Was McKay ousted over 2004 election?
Two months after John McKay was fired as U.S. attorney for the Western District of Washington, the reason for his dismissal remains a mystery...
Seattle Times staff reporter
Two months after John McKay was fired as U.S. attorney for the Western District of Washington, the reason for his dismissal remains a mystery.
One of the most persistent rumors in Seattle legal circles is that the Justice Department forced McKay, a Republican, to resign to appease Washington state Republicans angry over the 2004 governor's race. Some believe McKay's dismissal was retribution for his failure to convene a federal grand jury to investigate allegations of voter fraud in the race.
McKay was appointed by President Bush in October 2001.
The Evergreen Freedom Foundation filed a formal complaint with U.S. Attorney General Alberto Gonzales in 2005 about what it considered McKay's lax oversight of the election, in which Democratic Gov. Christine Gregoire defeated Republican Dino Rossi by 129 votes. Many influential Republicans publicly criticized McKay.
But a Justice Department official on Thursday rejected the idea and said Deputy Attorney General Paul McNulty has repeatedly insisted politics did not influence the controversial firings of McKay and six other U.S. attorneys in December.
McNulty had previously said the firings were "performance-related" despite the fact McKay received a positive evaluation seven months before he was fired.
McKay said he was not given a reason when he was asked to step down.
McNulty defended the dismissals during private briefings with a handful of senators Wednesday.
Democrats were not mollified.
"There was nothing that was said to me ... that I found was a credible reason for dismissing" McKay, said Sen. Patty Murray, D-Wash.
Murray said McNulty did not detail what was lacking in McKay's work.
"They gave some general things, alluded to things, but gave me nothing specific," she said.
Sen. Charles Schumer, D-N.Y., also said McNulty wasn't telling the whole story.
"I am not satisfied with the answers we've gotten. There are just too many holes in too many different places," he said.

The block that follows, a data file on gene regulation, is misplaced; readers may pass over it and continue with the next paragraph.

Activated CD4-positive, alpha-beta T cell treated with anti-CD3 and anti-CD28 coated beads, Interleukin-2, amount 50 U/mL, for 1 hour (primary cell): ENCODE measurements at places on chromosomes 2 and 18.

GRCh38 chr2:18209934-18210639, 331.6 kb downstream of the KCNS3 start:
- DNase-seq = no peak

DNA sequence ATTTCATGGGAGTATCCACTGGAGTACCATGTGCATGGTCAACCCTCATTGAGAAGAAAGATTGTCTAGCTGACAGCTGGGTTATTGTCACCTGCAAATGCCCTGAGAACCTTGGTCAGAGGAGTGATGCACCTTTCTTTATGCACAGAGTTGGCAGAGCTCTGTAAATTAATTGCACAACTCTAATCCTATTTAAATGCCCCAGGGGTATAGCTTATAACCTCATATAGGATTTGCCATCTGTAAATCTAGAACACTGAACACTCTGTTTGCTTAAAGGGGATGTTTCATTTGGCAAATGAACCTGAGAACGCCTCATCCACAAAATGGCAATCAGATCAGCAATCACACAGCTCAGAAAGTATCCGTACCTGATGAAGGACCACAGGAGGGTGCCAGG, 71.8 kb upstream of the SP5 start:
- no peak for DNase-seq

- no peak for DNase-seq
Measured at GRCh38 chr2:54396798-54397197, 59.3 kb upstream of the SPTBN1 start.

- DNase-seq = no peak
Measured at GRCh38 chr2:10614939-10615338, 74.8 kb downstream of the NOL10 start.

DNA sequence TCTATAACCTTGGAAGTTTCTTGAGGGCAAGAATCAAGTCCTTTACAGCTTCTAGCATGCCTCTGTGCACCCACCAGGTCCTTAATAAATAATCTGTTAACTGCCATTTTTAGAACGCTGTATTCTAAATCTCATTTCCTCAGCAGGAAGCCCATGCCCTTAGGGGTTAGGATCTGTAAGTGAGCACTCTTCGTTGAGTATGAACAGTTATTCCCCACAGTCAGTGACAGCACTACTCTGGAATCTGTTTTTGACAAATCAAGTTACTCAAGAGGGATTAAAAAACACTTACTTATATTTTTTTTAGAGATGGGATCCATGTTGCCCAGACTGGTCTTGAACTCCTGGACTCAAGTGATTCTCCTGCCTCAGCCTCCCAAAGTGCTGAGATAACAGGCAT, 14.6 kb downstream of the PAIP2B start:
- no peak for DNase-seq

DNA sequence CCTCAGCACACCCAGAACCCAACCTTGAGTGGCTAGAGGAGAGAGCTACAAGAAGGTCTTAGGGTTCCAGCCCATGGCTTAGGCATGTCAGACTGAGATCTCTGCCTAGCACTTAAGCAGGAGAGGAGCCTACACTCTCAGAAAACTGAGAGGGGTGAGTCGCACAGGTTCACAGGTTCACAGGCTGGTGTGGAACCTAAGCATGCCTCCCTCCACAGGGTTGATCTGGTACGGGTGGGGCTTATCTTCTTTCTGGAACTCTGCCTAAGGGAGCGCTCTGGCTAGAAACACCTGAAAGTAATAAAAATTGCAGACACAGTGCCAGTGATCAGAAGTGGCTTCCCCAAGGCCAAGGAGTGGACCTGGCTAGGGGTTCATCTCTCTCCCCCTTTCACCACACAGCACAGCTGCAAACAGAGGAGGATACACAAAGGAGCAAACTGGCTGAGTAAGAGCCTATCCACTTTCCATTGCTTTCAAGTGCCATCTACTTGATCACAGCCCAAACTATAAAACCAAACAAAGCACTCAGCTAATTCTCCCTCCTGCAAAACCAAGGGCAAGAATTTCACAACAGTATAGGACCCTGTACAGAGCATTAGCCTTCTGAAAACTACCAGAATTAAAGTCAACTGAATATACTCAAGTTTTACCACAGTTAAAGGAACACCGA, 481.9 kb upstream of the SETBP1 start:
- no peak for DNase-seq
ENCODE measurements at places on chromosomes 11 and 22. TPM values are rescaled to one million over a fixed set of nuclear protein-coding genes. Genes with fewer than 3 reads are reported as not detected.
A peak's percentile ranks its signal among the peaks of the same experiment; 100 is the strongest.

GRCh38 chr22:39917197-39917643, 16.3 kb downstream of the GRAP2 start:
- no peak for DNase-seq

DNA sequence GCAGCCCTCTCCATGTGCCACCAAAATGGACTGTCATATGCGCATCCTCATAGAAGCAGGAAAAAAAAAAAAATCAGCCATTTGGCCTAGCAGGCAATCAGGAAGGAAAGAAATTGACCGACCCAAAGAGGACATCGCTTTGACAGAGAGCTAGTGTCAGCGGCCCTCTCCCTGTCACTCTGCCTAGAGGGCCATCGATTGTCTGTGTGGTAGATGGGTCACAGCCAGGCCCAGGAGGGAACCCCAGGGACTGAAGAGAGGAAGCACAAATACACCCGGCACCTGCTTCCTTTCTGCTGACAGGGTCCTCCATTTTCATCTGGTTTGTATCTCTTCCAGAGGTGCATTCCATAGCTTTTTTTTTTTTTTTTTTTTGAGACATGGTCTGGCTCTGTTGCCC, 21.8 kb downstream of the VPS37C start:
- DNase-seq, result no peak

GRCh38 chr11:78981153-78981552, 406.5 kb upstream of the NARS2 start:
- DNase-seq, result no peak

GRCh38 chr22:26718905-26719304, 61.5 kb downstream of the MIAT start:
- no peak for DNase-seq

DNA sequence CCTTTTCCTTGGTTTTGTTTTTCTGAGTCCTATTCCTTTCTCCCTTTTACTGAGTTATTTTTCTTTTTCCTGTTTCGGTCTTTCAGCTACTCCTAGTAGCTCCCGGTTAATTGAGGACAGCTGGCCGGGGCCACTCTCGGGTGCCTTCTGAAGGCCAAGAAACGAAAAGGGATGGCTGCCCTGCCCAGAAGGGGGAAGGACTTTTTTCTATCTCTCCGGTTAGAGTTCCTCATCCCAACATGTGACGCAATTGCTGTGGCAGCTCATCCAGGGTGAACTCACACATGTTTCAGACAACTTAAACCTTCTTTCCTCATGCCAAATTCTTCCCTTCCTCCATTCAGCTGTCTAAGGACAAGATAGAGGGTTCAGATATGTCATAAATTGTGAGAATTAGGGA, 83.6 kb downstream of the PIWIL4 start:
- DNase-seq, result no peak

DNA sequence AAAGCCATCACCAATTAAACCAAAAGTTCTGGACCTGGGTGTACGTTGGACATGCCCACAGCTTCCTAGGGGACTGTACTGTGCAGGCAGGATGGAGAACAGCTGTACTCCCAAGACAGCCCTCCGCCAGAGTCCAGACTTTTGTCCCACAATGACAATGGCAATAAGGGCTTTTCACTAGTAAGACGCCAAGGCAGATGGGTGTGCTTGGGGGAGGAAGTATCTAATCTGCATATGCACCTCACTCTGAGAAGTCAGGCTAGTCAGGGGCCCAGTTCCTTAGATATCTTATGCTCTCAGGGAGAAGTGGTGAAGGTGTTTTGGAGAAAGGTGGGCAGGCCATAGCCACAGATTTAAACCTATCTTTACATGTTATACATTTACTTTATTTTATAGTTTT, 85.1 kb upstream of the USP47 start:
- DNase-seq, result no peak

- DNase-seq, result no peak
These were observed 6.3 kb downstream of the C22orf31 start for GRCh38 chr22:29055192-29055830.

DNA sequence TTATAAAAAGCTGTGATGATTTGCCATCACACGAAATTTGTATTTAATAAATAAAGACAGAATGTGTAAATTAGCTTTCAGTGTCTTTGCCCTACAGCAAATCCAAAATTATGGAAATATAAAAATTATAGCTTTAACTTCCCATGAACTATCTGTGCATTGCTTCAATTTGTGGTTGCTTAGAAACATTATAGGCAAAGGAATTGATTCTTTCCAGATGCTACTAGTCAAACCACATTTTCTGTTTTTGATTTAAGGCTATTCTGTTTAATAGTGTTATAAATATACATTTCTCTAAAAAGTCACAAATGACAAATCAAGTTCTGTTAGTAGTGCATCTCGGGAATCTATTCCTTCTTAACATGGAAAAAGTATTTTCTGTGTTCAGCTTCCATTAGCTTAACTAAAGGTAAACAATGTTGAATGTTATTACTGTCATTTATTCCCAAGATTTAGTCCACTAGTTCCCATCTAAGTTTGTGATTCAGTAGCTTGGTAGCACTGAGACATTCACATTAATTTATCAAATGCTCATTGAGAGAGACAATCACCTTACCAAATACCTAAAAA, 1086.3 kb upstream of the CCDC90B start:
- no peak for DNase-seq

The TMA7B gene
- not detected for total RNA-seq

The Justice Department official, who spoke on the condition of anonymity, accused Democrats of mischaracterizing the briefings because they didn't agree with the department's conclusions.
"Any suggestion that we were not thorough or forthcoming is just political gamesmanship," the official said.
Senate Republicans blocked a bill Thursday that would curb the Justice Department's power to fire and replace federal prosecutors. Democrats had sought to give the courts a role in the appointments of U.S. attorneys.
Democrats believe the White House was trying to use a new provision in the Patriot Act to get around the Senate confirmation process and install Republican allies as U.S. attorneys.
McKay has always had strong support among moderate Republicans such as King County Prosecutor Norm Maleng, who spoke out on his behalf earlier this month.
But many conservative Republicans have been incensed with McKay since the 2004 governor's race.
Tom McCabe, executive vice president of the Building Industry Association of Washington, summarized the complaints in a BIAW newsletter after McKay announced in December he was stepping down.
In a column titled "Good Riddance," McCabe said McKay "had a disastrous six years as U.S. Attorney. Two years ago, he steadfastly refused to investigate voter fraud despite overwhelming evidence." McCabe also said he had "urged the President to fire McKay."
McCabe could not be reached for comment Thursday.
Republicans argued that illegal votes by felons and others, and errors in the election count, cost Rossi the race.
Emily Langlie, a spokeswoman for the U.S. Attorney's Office in Seattle, said that in 2004 and 2005 prosecutors and the FBI jointly monitored the election.
"We not only had senior people within our office coordinating our investigation, but we worked jointly with the Department of Justice's Public Integrity section," she said.
Diane Tebelius, who was chairwoman of the Washington State Republican Party when McKay was asked to step down, acknowledged that many Republicans had been upset with McKay after the 2004 election.
But Tebelius said no one from the Justice Department or the White House contacted her about McKay in the months before he was dismissed, and she doubts anyone lobbied for his ouster because of the 2004 race.
"I do not believe anybody in this state would have asked for his resignation," Tebelius said.
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